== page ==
March 11, 2014
Blood Test Identifies Those At Risk For Cognitive Decline, Alzheimer’s
April Flowers for redOrbit.com – Your Universe Online
A new study, led by Georgetown University, reveals that a blood test has been discovered and validated that can predict, with 90 percent accuracy, if a healthy person will develop mild cognitive impairment or Alzheimer's disease within three years.The study, published in Nature Medicine, indicates the possibility of developing treatment strategies for Alzheimer's at an earlier stage. Therapy at these earlier stages would be more effective at slowing or preventing the onset of symptoms. The researchers say that their study is the first known report of blood-based biomarkers for preclinical Alzheimer's.
Ten lipids, or fats, that predict disease are identified in the blood by the new test, which could be ready for use in clinical trials in as little as two years. The researchers are hopeful for other diagnostic uses as well.
"Our novel blood test offers the potential to identify people at risk for progressive cognitive decline and can change how patients, their families and treating physicians plan for and manage the disorder," says Howard J. Federoff, MD, PhD, professor of neurology and executive vice president for health sciences at Georgetown University Medical Center.
To date, there is no cure or effective treatment for Alzheimer's disease. Approximately 35.6 million people suffer from the disease worldwide, and according to the World Health Organization (WHO), that number will double every 20 years. They predict 115.4 million sufferers by 2050.
There have been many efforts to develop drug therapies to slow or reverse the disease's progression, but according to Federoff, all have failed so far. He believes that one reason for this failure is that the drugs were evaluated too late in the disease process.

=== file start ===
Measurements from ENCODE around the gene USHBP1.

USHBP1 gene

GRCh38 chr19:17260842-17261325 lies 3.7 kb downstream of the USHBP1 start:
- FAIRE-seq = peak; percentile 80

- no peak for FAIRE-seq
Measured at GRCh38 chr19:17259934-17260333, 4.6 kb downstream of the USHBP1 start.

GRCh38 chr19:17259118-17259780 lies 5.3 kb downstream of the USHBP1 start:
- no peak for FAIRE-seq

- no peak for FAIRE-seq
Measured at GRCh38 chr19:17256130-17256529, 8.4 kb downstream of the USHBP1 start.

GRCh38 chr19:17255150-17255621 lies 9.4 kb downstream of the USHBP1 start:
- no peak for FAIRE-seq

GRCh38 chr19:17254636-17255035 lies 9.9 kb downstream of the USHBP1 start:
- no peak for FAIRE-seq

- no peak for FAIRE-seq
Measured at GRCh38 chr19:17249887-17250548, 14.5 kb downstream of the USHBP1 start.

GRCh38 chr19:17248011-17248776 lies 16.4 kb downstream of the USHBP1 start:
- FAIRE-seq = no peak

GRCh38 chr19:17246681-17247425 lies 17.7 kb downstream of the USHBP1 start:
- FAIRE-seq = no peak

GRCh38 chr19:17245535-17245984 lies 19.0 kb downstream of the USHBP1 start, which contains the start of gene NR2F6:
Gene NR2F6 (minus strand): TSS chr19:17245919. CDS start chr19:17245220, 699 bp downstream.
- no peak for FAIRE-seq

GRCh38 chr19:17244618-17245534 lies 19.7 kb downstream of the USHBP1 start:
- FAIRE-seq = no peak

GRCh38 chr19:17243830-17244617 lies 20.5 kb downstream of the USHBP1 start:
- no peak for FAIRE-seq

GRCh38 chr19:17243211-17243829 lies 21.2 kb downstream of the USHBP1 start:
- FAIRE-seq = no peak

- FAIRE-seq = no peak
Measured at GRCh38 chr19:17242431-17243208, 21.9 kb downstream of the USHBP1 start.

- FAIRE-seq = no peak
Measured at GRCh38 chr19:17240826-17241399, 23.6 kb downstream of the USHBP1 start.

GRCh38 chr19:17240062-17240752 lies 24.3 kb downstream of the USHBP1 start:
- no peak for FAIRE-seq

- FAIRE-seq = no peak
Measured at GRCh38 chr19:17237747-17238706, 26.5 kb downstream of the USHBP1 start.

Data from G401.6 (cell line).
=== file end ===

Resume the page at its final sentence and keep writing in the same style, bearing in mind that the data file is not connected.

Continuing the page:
"The preclinical state of the disease offers a window of opportunity for timely disease-modifying intervention," Federoff says. "Biomarkers such as ours that define this asymptomatic period are critical for successful development and application of these therapeutics."
The researchers recruited 525 healthy participants aged 70 and older. The participants all gave blood samples at the beginning of the study and at various points during the study. Over the five-year study period, 74 participants met the criteria for either mild Alzheimer's disease (AD) or a condition known as amnestic mild cognitive impairment (aMCI), in which memory loss is prominent. Forty-six of this group were diagnosed upon enrollment in the study and 28 (called converters) developed aMCI or mild AD during the study.
During the study's third year, 53 participants who developed aMCI/AD (including 18 converters) and 53 cognitively normal matched controls were selected for the lipid biomarker discovery phase of the study. The lipids were not the initial focus of the study; instead, they were an outcome.
The researchers discovered a panel of 10 lipids that appear to reveal the breakdown of neural cell membranes in study participants who develop symptoms of cognitive impairment or AD. The team validated the panel using the remaining 21 aMCI/AD participants (including 10 converters), and 20 controls. To determine if the subjects could be characterized into the correct diagnostic categories based solely on the panel of 10 lipids identified in the discovery phase, the data was analyzed blind.
"The lipid panel was able to distinguish with 90 percent accuracy these two distinct groups: cognitively normal participants who would progress to MCI or AD within two to three years, and those who would remain normal in the near future," Federoff says.
The research team also investigated the possibility that the APOE4 gene, known to be a risk factor for developing AD, would contribute to accurate classifications of the groups. They found it was not a significant predictive factor, however.
"We consider our results a major step toward the commercialization of a preclinical disease biomarker test that could be useful for large-scale screening to identify at-risk individuals," Federoff says. "We're designing a clinical trial where we'll use this panel to identify people at high risk for Alzheimer's to test a therapeutic agent that might delay or prevent the emergence of the disease."